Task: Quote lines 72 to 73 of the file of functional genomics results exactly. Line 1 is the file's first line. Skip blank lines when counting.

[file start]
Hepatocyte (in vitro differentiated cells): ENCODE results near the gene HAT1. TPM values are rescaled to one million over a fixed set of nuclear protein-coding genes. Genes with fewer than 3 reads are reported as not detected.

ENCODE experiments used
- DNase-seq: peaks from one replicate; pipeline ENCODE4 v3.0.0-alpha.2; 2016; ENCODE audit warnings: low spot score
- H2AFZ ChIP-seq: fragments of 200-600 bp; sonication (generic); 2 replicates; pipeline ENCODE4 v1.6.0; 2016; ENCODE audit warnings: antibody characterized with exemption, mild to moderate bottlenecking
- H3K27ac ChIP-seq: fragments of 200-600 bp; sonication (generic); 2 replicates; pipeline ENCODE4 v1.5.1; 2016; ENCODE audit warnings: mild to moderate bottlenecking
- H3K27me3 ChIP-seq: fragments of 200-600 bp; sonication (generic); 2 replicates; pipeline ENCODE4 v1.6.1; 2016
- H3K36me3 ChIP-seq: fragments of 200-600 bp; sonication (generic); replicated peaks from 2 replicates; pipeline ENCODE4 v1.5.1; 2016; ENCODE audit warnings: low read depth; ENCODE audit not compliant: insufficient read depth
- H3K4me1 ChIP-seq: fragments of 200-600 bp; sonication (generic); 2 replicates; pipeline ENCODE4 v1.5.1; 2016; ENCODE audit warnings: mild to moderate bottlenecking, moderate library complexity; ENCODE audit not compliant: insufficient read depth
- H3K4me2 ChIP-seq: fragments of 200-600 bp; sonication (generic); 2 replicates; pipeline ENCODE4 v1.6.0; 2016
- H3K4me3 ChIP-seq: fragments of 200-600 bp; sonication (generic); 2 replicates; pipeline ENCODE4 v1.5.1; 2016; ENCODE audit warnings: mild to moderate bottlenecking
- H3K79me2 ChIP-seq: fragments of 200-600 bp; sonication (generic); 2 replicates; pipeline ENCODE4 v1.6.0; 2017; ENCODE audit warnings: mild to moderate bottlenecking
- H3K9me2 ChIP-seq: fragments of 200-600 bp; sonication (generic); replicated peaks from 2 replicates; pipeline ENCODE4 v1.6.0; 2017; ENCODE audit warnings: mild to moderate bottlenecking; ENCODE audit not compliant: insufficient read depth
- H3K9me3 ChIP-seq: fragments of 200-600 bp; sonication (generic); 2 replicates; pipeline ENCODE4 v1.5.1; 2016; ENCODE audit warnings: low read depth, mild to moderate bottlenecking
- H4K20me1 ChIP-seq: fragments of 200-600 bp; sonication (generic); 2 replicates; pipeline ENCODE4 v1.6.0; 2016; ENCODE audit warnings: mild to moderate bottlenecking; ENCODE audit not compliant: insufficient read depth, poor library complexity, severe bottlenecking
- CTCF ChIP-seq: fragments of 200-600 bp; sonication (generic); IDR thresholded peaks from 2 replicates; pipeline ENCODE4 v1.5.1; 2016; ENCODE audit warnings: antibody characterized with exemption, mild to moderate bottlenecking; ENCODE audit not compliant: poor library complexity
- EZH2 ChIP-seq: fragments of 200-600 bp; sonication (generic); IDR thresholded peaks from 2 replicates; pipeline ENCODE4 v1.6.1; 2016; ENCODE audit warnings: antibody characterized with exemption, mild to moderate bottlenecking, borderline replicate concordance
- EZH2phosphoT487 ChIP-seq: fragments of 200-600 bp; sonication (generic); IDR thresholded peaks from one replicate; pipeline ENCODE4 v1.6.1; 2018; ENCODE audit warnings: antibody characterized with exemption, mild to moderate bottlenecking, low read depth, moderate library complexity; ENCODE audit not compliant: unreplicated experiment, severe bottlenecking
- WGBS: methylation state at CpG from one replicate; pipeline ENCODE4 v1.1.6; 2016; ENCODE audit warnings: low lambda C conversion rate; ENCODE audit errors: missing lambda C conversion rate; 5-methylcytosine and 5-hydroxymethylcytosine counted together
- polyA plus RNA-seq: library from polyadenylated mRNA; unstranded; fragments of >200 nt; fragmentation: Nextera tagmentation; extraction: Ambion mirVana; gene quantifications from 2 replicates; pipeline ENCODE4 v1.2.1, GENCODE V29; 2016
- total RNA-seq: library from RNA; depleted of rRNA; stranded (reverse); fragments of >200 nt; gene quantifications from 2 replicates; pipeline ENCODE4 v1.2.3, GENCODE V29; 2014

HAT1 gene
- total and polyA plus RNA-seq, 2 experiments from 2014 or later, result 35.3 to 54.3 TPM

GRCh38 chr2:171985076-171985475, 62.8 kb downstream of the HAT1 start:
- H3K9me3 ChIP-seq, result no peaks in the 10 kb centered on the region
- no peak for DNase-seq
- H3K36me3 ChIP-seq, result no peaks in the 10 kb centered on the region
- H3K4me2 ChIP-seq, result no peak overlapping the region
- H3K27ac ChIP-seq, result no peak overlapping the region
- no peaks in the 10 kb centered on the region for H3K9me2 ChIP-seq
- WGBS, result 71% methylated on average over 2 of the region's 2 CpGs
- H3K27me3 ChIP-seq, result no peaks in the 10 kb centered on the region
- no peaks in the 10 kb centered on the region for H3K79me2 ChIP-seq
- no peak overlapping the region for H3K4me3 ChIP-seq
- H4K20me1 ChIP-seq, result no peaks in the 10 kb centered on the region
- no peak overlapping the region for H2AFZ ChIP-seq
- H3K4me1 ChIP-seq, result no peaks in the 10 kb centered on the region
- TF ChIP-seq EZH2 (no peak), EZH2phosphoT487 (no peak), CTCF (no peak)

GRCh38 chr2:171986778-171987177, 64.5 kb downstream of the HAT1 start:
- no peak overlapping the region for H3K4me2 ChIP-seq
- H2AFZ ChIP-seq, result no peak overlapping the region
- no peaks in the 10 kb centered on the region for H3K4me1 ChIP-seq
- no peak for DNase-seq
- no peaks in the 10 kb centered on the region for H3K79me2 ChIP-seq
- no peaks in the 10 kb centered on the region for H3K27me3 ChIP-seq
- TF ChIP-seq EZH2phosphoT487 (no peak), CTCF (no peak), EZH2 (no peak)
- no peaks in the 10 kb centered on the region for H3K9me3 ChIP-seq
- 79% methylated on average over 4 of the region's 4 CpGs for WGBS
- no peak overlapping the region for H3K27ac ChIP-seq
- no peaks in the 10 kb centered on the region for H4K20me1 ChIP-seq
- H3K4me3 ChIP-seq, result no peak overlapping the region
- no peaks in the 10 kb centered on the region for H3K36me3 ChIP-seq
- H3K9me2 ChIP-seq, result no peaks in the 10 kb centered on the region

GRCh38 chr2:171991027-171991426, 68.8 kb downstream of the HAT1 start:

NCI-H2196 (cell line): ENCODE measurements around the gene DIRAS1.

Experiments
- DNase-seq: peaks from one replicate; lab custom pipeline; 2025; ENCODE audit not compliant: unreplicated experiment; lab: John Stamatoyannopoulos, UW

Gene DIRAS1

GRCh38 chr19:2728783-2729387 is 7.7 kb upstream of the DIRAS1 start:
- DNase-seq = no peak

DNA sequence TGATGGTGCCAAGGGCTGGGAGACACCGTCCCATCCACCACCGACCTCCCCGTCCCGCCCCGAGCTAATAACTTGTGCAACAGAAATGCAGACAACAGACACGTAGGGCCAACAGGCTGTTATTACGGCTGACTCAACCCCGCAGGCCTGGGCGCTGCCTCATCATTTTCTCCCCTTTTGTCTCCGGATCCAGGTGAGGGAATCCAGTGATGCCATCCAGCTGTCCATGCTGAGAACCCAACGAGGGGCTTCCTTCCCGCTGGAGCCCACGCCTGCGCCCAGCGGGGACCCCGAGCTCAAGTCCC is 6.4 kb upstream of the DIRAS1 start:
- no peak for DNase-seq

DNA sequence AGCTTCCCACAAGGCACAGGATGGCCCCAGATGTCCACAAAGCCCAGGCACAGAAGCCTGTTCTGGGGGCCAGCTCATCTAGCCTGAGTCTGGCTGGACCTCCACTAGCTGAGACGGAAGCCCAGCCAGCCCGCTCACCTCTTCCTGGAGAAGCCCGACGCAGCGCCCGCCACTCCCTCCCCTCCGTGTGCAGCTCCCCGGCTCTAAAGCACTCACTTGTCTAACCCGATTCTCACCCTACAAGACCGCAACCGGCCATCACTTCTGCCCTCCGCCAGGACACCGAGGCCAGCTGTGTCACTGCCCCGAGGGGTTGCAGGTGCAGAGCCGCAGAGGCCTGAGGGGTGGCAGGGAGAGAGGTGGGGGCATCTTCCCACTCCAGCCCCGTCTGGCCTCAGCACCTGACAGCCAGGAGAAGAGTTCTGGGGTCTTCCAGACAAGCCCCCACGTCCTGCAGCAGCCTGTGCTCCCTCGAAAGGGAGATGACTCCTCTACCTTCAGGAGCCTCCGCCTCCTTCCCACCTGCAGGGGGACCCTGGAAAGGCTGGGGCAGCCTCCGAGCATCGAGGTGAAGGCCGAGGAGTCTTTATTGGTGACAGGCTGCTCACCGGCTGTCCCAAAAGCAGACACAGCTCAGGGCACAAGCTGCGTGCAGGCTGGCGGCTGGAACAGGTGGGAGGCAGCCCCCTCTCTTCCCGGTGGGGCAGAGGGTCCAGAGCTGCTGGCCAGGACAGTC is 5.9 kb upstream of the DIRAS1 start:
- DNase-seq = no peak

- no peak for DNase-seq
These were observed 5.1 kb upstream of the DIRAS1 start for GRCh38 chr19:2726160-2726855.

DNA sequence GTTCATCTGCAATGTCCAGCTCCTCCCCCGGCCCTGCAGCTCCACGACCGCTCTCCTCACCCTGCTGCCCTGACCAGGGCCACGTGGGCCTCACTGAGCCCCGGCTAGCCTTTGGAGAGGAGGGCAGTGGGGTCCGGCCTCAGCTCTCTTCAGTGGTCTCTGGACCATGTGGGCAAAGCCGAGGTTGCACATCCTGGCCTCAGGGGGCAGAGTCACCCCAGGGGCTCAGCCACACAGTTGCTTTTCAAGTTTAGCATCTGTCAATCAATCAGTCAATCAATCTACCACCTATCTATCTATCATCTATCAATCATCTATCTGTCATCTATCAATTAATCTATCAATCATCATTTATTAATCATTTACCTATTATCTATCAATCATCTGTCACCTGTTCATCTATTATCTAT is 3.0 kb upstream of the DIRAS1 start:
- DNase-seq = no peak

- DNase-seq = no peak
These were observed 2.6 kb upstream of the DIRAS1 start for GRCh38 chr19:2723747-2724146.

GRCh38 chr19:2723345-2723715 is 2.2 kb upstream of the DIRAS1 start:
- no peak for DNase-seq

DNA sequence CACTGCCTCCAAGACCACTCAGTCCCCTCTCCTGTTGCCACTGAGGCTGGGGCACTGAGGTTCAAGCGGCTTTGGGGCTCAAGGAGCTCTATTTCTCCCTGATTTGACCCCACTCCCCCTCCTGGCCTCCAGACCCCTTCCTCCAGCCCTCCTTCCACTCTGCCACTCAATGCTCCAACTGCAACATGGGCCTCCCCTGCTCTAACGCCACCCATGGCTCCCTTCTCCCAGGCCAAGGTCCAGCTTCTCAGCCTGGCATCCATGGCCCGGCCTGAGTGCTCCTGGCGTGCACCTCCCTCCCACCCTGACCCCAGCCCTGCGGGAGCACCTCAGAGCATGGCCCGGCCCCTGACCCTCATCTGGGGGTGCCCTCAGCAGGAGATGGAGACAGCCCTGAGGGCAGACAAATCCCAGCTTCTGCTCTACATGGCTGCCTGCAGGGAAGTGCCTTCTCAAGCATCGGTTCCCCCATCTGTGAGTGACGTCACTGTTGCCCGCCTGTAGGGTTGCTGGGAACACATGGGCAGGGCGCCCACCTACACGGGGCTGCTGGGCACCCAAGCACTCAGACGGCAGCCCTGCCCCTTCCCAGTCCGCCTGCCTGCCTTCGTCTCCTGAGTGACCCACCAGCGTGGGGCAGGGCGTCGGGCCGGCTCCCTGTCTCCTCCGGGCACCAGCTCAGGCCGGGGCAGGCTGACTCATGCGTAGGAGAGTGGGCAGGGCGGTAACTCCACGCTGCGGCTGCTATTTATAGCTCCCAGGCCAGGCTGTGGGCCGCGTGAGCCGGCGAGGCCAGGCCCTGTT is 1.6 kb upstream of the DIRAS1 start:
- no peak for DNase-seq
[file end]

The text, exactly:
DNA sequence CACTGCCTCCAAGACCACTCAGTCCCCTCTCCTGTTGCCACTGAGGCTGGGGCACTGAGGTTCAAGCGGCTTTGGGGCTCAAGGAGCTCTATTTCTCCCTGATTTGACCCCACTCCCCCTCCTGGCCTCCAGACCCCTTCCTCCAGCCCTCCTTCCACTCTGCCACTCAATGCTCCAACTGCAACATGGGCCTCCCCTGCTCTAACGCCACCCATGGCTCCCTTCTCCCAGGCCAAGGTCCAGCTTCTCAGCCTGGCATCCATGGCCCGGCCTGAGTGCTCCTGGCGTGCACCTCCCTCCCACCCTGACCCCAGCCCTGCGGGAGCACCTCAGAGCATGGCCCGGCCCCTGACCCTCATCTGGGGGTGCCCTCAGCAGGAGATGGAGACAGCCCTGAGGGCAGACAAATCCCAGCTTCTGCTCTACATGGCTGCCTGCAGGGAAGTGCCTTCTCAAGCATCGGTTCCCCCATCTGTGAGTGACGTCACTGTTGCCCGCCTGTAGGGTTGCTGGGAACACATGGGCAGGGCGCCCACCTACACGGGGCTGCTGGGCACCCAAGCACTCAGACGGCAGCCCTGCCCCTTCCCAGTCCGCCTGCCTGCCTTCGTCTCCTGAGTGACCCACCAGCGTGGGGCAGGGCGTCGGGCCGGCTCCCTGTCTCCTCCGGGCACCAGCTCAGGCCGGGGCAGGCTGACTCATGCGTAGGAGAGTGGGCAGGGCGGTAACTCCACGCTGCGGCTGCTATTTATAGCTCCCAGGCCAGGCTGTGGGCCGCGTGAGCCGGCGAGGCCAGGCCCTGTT is 1.6 kb upstream of the DIRAS1 start:
- no peak for DNase-seq